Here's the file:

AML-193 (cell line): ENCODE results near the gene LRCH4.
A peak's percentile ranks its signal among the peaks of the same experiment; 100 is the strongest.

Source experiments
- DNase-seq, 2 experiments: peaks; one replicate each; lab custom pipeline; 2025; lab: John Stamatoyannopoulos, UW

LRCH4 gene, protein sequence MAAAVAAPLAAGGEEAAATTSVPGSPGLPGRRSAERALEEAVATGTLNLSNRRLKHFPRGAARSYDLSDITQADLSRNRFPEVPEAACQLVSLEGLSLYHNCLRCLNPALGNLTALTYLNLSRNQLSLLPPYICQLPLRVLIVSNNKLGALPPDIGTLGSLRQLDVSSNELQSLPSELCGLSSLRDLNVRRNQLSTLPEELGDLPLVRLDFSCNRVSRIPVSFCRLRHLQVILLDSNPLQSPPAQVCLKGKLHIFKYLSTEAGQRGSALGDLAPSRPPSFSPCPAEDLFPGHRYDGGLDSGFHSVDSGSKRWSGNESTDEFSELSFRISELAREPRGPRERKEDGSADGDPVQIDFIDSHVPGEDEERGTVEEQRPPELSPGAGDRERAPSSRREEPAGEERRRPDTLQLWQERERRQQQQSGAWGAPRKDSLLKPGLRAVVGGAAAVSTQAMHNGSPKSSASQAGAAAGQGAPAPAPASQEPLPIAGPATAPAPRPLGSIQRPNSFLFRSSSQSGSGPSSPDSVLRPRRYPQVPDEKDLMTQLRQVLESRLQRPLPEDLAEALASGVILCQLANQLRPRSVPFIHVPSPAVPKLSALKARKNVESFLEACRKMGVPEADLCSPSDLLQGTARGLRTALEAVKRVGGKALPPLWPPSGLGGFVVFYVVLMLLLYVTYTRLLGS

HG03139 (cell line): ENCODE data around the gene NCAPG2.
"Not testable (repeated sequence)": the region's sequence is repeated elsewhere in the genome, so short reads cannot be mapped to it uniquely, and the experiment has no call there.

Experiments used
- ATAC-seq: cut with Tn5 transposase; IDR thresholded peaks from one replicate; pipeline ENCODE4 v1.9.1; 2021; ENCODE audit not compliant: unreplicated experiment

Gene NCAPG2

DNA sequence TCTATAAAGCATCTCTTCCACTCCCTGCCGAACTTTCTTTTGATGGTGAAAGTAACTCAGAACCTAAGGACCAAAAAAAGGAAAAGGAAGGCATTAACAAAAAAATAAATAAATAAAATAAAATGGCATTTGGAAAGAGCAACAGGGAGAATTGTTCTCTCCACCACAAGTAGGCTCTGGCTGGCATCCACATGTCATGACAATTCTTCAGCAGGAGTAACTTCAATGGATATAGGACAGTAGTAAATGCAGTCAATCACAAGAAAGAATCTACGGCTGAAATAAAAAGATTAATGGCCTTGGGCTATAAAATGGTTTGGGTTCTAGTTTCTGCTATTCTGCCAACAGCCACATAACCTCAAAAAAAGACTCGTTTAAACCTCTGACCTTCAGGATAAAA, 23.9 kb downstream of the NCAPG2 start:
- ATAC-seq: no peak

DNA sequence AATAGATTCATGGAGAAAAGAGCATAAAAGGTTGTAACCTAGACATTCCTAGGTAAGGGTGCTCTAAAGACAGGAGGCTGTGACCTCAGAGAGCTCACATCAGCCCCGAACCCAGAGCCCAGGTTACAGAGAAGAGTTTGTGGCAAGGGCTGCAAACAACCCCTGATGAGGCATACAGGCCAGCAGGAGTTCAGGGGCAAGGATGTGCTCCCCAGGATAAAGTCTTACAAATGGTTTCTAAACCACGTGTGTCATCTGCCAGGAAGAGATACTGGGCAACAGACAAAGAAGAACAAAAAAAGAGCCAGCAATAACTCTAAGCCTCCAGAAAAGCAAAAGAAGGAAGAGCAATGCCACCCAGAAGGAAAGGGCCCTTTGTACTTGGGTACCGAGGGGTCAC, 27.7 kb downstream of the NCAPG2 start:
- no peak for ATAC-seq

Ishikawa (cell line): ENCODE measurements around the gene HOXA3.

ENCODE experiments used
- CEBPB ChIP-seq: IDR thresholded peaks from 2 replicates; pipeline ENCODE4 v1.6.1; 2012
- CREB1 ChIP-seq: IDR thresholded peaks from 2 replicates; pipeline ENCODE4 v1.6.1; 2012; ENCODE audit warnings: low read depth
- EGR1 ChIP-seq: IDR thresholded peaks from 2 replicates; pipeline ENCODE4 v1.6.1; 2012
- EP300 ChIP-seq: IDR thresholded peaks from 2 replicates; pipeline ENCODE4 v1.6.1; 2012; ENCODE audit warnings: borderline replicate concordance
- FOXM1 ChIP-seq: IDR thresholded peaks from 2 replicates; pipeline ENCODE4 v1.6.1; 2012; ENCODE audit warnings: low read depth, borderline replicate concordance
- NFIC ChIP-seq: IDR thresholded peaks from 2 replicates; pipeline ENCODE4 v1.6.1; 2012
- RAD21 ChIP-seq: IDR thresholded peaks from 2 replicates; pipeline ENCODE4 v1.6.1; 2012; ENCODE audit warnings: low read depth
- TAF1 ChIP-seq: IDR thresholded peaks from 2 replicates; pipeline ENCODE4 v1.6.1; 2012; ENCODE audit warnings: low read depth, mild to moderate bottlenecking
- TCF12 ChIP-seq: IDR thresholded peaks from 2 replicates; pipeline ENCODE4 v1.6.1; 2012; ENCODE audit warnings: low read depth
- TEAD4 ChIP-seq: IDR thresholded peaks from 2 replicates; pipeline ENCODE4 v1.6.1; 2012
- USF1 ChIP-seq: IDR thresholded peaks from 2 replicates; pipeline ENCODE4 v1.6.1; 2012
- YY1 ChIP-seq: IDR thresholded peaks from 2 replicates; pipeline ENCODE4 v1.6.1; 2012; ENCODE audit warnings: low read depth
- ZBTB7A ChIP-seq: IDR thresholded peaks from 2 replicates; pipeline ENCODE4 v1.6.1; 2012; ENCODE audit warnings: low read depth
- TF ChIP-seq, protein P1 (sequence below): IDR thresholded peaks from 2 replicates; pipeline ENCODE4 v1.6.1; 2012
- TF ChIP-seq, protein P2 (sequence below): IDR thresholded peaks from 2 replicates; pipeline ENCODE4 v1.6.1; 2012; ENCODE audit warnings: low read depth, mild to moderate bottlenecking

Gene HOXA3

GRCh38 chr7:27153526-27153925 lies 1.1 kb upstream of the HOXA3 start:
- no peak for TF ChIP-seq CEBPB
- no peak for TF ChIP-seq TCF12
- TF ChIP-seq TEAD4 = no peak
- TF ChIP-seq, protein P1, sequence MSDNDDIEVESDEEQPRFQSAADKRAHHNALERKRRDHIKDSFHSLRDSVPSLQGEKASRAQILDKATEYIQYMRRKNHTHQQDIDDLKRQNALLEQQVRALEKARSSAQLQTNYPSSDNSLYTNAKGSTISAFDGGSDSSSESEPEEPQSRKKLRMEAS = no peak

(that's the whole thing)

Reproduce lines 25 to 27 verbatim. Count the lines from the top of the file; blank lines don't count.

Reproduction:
- TCF12 ChIP-seq: IDR thresholded peaks from 2 replicates; pipeline ENCODE4 v1.6.1; 2012; ENCODE audit warnings: low read depth
- TEAD4 ChIP-seq: IDR thresholded peaks from 2 replicates; pipeline ENCODE4 v1.6.1; 2012
- USF1 ChIP-seq: IDR thresholded peaks from 2 replicates; pipeline ENCODE4 v1.6.1; 2012